Night of the Demon (1957)



I ended up watching Night of the Demon twice because the DVD company that put it out thought it would be cute to mislead the consumer by claiming that the DVD contains two entirely different movies, both of which feature an angry looking puppet monster that looks like Oderus Urungus from Gwar.


The sad truth, however, is that Night of the Demon is the uncut British version which earned an “X” designation from the British rating board, while Curse of the Demon is the butchered American version, from which so much is missing it’s hard to tell what’s going on.  Nah, I play.  The longer version just had longer dialogue scenes.  Otherwise there isn’t that much of a difference between the two.

Curse/Night of the Demon is a cool movie because there’s this Satanic black magician named Dr. Karswell (Nial MacGinnis) who casts spells on people and causes that giant demon to come out of the sky and kill those who oppose him.  However, since nobody else witnesses the demon, people think the victim dies from getting into gruesome accidents, yet nobody can explain why the person has all those claw and bite marks on his body.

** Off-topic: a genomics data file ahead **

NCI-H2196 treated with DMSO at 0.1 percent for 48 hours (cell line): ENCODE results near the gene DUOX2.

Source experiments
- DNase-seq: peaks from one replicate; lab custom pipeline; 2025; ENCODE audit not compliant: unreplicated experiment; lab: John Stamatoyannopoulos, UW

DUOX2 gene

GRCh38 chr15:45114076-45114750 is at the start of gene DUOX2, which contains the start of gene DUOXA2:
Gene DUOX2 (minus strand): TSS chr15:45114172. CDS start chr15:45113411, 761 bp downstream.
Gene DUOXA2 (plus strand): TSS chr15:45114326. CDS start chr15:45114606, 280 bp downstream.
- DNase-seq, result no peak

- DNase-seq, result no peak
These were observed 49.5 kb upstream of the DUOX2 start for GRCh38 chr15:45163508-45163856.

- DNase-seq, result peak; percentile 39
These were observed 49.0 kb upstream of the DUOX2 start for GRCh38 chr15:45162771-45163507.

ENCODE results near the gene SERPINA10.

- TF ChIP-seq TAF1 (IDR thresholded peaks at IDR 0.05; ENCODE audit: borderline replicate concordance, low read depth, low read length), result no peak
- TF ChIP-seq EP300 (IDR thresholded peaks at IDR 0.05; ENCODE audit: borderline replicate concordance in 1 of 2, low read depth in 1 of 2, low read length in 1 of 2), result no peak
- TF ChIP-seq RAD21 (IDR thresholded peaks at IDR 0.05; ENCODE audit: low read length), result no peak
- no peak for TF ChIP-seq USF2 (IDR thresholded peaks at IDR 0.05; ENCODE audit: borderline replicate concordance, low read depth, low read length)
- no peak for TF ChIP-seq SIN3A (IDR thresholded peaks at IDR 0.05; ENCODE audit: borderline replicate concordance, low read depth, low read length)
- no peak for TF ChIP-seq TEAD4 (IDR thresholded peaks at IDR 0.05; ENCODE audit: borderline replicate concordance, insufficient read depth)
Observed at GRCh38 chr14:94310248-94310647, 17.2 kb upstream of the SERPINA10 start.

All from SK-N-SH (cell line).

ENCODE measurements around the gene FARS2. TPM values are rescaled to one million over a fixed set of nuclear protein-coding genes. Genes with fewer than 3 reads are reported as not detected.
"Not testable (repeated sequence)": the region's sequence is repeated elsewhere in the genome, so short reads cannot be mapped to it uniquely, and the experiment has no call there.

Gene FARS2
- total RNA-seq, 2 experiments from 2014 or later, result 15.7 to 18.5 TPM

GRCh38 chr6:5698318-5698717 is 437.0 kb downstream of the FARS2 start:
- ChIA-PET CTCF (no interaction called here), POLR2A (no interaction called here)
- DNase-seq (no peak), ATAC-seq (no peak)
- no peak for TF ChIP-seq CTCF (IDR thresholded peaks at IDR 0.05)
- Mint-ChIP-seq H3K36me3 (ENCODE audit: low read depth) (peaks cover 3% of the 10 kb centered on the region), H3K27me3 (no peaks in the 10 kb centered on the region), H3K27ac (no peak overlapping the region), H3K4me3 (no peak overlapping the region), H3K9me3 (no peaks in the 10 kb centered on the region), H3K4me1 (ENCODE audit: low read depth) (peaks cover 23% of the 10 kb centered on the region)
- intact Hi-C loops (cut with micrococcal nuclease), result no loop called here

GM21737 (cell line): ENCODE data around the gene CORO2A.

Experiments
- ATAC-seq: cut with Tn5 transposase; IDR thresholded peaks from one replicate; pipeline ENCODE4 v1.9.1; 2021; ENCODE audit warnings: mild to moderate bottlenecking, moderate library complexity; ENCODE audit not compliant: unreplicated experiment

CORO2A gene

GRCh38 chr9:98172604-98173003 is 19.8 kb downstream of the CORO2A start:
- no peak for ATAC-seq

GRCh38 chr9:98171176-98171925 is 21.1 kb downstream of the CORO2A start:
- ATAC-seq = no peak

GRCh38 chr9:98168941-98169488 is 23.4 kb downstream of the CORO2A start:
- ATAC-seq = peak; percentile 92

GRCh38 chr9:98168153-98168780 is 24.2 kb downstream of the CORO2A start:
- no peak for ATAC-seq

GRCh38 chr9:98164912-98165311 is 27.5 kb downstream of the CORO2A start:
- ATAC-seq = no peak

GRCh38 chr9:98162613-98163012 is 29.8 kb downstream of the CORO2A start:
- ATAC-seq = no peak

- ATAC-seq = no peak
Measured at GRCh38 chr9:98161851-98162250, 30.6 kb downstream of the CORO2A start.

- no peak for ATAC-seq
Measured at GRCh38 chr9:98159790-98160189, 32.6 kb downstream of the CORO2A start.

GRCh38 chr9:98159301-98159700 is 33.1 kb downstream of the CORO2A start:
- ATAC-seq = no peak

Enter Dr. John Holden (Dana Andrews), the hilariously serious skeptic who has “studied” the magics and has “proven” they’re all fake.  You really have to suspend your disbelief to go along with a plot, in which Dr. Holden’s entire body of research consists of disproving the super natural.  His assistant is the lovely Joanna Harrington (Peggy Cummins), whose father was one of the victims and who surprisingly becomes Holden’s love interest because, ya know, she’s pretty and they’re alone together a lot so why not?

The movie was directed by Jacques Tourneur, who did a lot of those Val Lewton horror films and some earlier ones so you can at least know the movie will look very cool, with neat angles and expressionistic lighting.  In addition to that, there are way cool sets.  Andrews visits Stonehenge, old European peasant homes and big, gothic, castle locales all in the pursuit of answers to the mystery of why people have been inexplicably killed.  He’s there to prove that the passing along of some evil scroll is all a bunch of superstitious hokum but – and I’m sure you guessed this – as the plot develops, Andrews’ skepticism begins giving way to belief or at least, a slightly more open mind.

I don’t know how much research went behind this thing but we get a mish mash of super natural concepts from Satanism, black magic, white magic – Karswell entertains little kids with magic for Halloween – and witchcraft.  There’s even a seance in the film.

But what it amounts to is basically a unique take on a monster movie crossed with a super natural thriller.  It’s fun and the ending allows for the viewer to have gotten the “payoff” while leaving the characters in a state of suspense.

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